That same summer, Mary stayed with a family friend in Delhi, Iowa, hoping to secure a divorce (Iowa having more lenient laws), but she returned to Rome without the divorce the next summer, most likely due to the outbreak of the Civil War. In July 1861, just after the Battle of Bull Run, Mary went to Washington, D.C., to join the Army as a medical officer. She was denied, so she volunteered – serving as acting assistant surgeon at the hospital set up in the U.S. Patent Office. Her superior, Dr. J.N. Green, recommended that she be commissioned, but she never was. Her authority during this time grew to be comparable to Green’s. With her volunteer status, Mary could move about freely; she accompanied a severely wounded soldier home to Rhode Island. She also helped organize the Women’s Relief Association for lodging for wives, mothers and children of soldiers in Washington. On occasion, she brought these women to her home.
In 1862, Mary went to Forest Hall Prison in Georgetown, but felt her services were not especially needed so she returned to New York. She earned a second medical degree from Hygeia Therapeutic College and, by November, returned to Washington. After the Battle of Fredricksburg, Mary worked as a field surgeon near the Union front lines, treating soldiers in a tent hospital. She tried to increase positive outcomes by advising stretcher bearers to not carry wounded soldiers downhill with the head below the feet. Although she probably did not perform amputations, she felt many were unnecessary and encouraged several soldiers to refuse them.
In September 1863, Mary was appointed assistant surgeon to the 52nd Ohio Infantry in the Cumberland, based in Chattanooga, Tennessee, and wore a slightly modified version of an officer’s uniform, carrying two pistols at all times. General George H. Thomas dispatched her, as the regiment’s previous doctor had died. The men were outraged; Dr. Perin, director of the medical staff, called it a “medical monstrosity” and requested a review by an Army medical board of Mary’s qualifications, doubting she knew much more than “most housewives.” Plus, many of the men believed, her many trips into Confederate territory to help civilians was a cover for spying.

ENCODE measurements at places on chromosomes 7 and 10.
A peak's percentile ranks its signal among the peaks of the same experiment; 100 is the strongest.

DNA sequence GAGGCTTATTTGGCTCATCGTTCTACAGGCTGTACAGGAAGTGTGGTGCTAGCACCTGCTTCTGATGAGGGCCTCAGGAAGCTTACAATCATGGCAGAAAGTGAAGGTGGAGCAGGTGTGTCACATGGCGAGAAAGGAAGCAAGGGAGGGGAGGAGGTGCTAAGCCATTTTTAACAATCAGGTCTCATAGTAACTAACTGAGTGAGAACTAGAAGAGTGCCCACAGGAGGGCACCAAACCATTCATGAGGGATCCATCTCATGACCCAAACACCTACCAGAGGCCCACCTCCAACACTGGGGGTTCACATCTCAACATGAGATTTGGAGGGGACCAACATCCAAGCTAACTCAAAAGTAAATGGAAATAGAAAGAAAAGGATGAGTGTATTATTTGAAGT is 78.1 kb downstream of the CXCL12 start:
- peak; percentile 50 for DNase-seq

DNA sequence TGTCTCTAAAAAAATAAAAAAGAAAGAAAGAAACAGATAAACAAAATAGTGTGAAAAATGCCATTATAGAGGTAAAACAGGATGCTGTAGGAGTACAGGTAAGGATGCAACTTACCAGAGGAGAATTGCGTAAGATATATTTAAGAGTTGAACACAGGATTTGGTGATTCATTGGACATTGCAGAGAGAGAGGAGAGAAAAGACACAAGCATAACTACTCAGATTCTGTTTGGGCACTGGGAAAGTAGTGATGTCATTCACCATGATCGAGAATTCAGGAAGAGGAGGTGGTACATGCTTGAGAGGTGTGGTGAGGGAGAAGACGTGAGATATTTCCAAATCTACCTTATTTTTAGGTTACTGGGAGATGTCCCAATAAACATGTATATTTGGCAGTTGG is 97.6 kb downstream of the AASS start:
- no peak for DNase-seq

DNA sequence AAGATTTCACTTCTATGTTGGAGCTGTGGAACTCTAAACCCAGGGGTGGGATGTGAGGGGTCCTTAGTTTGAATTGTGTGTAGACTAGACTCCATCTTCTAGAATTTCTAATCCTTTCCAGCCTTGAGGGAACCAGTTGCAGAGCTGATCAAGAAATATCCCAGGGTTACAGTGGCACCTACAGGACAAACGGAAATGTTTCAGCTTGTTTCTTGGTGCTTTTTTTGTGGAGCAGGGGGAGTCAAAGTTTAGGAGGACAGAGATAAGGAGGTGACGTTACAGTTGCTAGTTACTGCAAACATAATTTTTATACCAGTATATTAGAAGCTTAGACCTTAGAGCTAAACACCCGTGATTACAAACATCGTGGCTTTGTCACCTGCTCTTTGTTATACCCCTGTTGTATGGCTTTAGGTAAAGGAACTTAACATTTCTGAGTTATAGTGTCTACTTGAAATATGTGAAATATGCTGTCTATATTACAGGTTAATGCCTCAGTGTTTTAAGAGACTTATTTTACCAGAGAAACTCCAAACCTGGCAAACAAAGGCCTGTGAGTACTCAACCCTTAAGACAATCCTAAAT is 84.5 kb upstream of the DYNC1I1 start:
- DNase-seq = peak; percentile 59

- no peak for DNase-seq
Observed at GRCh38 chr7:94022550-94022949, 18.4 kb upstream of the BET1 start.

On April 10, 1864, wearing her uniform, she walked into a band of Confederate soldiers just south of the Georgia-Tennessee border and was taken hostage. For four months Mary was imprisoned at Castle Thunder, near Richmond, Virginia. She complained about the lack of grain and vegetables for prisoners and the Confederates added wheat bread and cabbage to the rations. On August 12, 1864, she was exchanged, along with 24 other Union doctors, for 17 Confederate doctors. She was proud that her exchange was for a Confederate surgeon of the rank of major.
Mary returned to the Ohio 52nd as a contract surgeon (apparently the men had grown to respect her; she even visited the regiment after the war ended.) And she continued her appeal for a commission, which went all the way to President Lincoln, but was refused. In September she was granted $432.36 for her services from March 11, although she’d been imprisoned most of it. On October 5, 1864, Mary finally was commissioned, as acting assistant surgeon, with $100 monthly salary – becoming the first female surgeon commissioned in the Army. She served six months administering patients at the Louisville Women’s Prison Hospital and then finished out the war serving at an orphan asylum in Clarksville, Tennessee. She was discharged on June 15, 1865.
For all her wartime service, Mary was paid $766.16, and later received a monthly pension of $8.50 (later raised to $20) – less than some widows’ pensions. She had sustained an eye injury that led to partial muscular atrophy, which earned her the $8.50 pension. Believing the problem to be temporary, Mary had refused an earlier offer of $25 a month. As the problem intensified and interfered with her medical practice, in 1872, she asked for $24 a month, or a $100,000 lump sum. Her petition was rejected (reportedly because of her unorthodox wardrobe). In 1890, she finally was granted the $20 a month pension.